Disarming Questions

My upper arm, circa 2001.

A big obstacle to fully expressing myself in my fashion has been my dislike of my upper arms. For as long as I can remember, I've been ashamed of them. When I look back at what they were like at a younger age I don't understand why I felt that way at the time. They were just big, that's all. When I look at my arms now I fully understand why I feel this way. Years of yo-yo dieting and an eventual significant weight loss has left the skin stretched beyond its limits, just hanging there like it's given up hope. A cautionary tale for those striving to lose weight: it doesn't necessarily make you feel any better about yourself. I liked my arms better when I was 80 lbs heavier.

But enough arm bashing. Fat women and their fear of showing their arms has started a cottage industry. Who else props up the “shrug” manufacturers of the world? There’s even a Facebook page dedicated to the topic. I desperately want to be one of those fabulous fatshionistas who wears sleeveless dresses and strapless bra tops. I don’t know if I’m not seeing arms like mine on other women because I don’t view other women’s arms in the same harsh light as I do mine, or if other women who have arms like mine are also reticent to show them. As I’ve gotten older and wiser, I’ve realized that it’s pointless to try to conceal them totally, so now I wear short sleeved dresses and tops — but not too short sleeved. Cap sleeves are a no can do for me. I’m sorry, I’m just not there yet. I feel like it’s a part of my body that I still, after 20+ years of being fat, haven’t come to terms with. They’re kind of a map of my history. Each stretch mark denotes another failed extreme diet, another rebound weight gain. Maybe I’m not so much ashamed of my arms as I am ashamed of what abuses brought them to the point they’re at now. Thinking about this now, I’m asking myself if I’m so self-conscious of them because they’re a “tell” for the shape I really am, the body that is hidden under these stylish clothes.

I’m old enough to know I’m probably not going to get over this in a hurry. Even after writing this, I’m not going to go out and buy a strapless dress. I’m just not. But I do need to stop being so damn conscious of what my upper arms look like all the time. I also need to accept the mental state I’m at now and stop hating on myself for not being able to process my body in spaghetti straps. I feel somewhat exposed because saying this is not marching lockstep with the fat-positive band, I’m admitting that hey, I’m fat and proud but I still have issues and I still need to talk about them sometimes just to deal. I’m not leaving the party, I’m just going to the bathroom to check my makeup. I’ll be back dancing in a minute.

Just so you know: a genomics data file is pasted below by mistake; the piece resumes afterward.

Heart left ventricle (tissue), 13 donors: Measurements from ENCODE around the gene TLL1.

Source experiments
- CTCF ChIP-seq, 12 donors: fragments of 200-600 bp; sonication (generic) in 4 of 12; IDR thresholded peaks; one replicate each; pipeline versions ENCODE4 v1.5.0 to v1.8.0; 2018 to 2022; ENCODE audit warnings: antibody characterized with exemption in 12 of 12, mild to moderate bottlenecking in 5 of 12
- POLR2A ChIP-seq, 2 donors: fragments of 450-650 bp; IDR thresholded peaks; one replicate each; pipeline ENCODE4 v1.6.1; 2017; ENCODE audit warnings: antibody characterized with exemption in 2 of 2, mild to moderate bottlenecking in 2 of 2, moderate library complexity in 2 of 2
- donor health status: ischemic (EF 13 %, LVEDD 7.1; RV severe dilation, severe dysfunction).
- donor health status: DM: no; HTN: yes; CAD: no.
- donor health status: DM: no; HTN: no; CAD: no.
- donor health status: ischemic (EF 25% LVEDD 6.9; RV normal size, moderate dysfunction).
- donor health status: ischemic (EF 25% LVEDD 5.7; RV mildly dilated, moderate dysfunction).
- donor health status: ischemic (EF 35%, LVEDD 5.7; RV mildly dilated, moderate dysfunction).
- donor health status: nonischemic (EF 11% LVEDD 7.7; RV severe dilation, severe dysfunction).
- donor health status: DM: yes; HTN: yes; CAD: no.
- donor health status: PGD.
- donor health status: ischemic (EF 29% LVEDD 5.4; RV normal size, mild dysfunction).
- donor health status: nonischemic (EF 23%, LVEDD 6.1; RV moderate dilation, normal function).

Want hot sex delivered to your e-mail?

Subscribe to get updates of Sex and The Fat Girl as soon as they pop out!

, ,

  • Angela

    I had to deal with my upper arms this morning. I'm not a fan of mine either, and usually wear sleeves with volume to camo them. However, today I decided to wear a shirt I haven't worn in awhile than happens to have fitted sleeves. I looked at my arms, knowing that I probably shouldn't wear the shirt because of them, but then I looked again and saw that the world wouldn't end because people could see them. They probably won't even notice them, because of the print on the shirt and the cleavage I'm rocking.

  • nikki

    you're the only one who notices! i have to keep convincing myself of this as well, as i'm in the middle of losing a pretty significant amount of weight too. i started doing some small arm exercises but i don't think i'm doing enough of them.

  • rexybird

    I have big arms. Like big ones. With stretch marks, sagging and such. I hated them for years and would never wear anything that came above my elbow.
    Last year I was shopping and came upon a sales associate trying to convince another shopper to try a tank with her outfit. The shopper responded with a comment on how she didn't like to show her arms. The sales associate, noticing that I was eavesdropping asks me how I deal with the arm thing. She knew me as a regular in the store so I wasn't offended at all. I say to her, "You just wear them." Which kind of surprised me. It just came out. And really that's all I learned to do. I just started wearing my arms, forgot about them and so did everyone else. Confidence and style will soon eclipse them and they will just be there like the rest of your body.

  • Nomie

    I am in the other other group propping up the shrug industry, I guess: I have a bunch of shrugs because I have cute sleeveless tops and sundresses that are okay except for bra strap exposure, and that does not fly at my job. But when I'm out of work and I don't care if my strap wanders out from under my dress? My arms are freeeeee. Because some days it is just too damn hot for sleeves.

  • Penny